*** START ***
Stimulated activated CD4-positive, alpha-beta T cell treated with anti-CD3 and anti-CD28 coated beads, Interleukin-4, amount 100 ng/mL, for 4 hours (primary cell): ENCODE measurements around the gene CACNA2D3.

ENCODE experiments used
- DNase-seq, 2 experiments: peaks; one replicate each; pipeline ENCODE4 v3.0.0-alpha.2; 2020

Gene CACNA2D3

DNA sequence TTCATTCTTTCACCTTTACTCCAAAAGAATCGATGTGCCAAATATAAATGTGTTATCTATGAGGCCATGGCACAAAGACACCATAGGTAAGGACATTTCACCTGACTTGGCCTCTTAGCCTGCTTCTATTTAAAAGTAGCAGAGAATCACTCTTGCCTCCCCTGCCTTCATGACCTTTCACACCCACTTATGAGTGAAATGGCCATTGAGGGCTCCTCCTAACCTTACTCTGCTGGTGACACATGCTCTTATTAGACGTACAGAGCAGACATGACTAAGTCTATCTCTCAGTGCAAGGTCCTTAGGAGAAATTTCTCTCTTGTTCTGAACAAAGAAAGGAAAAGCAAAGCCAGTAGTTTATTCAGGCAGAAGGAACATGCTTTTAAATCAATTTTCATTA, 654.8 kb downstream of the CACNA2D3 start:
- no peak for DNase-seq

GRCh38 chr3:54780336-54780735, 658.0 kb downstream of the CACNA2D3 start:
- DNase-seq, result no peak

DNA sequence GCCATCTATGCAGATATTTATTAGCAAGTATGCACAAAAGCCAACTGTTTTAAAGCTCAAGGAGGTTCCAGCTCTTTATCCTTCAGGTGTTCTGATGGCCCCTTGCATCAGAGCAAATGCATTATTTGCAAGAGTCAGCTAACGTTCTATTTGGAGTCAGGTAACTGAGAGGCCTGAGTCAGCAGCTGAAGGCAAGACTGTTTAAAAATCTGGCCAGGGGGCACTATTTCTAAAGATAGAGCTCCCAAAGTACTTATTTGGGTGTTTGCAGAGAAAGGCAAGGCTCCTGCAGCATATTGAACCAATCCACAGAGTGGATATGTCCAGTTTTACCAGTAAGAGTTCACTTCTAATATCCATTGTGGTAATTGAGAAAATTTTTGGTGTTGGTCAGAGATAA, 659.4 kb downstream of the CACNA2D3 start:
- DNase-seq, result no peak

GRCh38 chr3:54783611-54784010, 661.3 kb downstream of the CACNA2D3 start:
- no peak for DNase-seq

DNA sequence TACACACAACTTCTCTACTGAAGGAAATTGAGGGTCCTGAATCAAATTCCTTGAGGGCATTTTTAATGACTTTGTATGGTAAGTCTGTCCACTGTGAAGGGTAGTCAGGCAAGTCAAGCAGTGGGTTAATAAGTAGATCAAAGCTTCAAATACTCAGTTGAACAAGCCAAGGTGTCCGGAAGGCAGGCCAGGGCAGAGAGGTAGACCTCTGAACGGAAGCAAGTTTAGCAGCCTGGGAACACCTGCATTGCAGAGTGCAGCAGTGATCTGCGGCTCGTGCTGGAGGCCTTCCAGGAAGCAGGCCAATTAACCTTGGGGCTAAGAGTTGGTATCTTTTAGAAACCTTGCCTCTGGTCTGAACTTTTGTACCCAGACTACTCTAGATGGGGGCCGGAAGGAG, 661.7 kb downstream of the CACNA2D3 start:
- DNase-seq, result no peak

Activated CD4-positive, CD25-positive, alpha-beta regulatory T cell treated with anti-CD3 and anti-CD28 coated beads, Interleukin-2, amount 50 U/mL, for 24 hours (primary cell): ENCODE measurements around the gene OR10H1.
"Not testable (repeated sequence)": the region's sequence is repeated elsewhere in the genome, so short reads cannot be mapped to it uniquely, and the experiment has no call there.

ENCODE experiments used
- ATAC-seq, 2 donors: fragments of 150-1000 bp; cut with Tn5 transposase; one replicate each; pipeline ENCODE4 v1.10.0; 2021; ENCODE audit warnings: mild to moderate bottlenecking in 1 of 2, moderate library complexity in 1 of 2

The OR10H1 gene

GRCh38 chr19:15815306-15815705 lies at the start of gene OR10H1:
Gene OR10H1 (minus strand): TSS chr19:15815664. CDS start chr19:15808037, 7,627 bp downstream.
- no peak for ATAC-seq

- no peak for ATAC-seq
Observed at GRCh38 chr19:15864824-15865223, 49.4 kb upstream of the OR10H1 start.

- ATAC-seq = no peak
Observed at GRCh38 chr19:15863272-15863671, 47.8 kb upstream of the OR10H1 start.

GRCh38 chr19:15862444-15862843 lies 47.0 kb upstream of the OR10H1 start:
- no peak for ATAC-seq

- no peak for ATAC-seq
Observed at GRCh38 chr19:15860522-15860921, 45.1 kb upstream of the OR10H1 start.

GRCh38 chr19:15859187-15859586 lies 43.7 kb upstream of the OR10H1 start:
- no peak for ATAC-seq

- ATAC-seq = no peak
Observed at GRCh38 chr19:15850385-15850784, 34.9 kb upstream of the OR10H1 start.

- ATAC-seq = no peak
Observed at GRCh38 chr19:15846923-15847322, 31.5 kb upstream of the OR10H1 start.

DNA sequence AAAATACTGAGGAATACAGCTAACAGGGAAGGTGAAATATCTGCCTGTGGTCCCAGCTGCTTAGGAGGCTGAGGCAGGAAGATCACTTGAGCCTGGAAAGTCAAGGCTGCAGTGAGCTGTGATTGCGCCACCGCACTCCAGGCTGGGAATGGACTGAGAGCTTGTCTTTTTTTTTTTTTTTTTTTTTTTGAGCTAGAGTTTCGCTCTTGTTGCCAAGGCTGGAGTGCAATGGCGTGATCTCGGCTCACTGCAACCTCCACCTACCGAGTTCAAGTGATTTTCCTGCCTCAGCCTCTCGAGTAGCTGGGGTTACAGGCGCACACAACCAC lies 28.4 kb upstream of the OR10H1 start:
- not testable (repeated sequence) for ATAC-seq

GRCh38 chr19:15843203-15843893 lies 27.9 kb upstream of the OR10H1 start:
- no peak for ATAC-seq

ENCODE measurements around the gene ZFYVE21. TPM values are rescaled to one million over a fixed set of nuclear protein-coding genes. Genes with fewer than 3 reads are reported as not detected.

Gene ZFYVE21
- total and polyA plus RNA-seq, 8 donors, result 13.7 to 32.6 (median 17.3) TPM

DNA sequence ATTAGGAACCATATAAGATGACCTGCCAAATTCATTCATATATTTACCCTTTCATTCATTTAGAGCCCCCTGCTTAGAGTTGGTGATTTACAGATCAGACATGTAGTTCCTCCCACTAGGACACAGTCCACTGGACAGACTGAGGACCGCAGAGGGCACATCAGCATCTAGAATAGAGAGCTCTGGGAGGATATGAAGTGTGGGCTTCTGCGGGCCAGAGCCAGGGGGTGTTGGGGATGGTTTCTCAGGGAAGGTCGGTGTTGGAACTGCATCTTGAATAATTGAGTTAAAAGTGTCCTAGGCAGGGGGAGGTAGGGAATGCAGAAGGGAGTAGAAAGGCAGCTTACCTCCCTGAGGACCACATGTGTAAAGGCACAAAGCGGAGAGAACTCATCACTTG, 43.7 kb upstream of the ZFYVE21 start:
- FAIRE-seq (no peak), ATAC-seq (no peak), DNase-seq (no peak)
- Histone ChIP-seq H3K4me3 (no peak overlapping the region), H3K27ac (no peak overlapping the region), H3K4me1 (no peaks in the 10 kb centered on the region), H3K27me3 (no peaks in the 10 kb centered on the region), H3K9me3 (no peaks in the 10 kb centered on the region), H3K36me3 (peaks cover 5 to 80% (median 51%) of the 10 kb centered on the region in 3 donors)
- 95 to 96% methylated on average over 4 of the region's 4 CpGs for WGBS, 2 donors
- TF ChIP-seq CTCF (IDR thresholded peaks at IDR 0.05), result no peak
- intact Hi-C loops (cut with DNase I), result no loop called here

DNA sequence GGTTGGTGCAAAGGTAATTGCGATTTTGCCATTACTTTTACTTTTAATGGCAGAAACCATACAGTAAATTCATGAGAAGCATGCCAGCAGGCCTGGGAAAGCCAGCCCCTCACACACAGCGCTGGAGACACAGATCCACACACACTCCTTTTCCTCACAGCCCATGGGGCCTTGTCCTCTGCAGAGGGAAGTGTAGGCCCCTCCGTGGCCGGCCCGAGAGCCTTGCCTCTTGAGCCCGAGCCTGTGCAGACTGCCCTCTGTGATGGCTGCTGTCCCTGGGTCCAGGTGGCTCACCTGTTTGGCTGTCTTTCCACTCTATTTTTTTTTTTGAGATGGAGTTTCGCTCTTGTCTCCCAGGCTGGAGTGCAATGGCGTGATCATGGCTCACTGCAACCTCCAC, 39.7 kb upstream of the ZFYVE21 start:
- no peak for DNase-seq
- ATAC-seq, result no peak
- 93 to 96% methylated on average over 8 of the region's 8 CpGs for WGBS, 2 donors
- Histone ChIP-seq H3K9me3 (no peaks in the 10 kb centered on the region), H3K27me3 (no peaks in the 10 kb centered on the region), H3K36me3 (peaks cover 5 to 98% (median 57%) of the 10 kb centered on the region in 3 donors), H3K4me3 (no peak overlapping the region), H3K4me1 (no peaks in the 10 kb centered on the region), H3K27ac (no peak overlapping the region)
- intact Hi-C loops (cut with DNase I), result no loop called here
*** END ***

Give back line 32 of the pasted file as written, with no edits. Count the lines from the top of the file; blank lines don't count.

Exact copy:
- no peak for ATAC-seq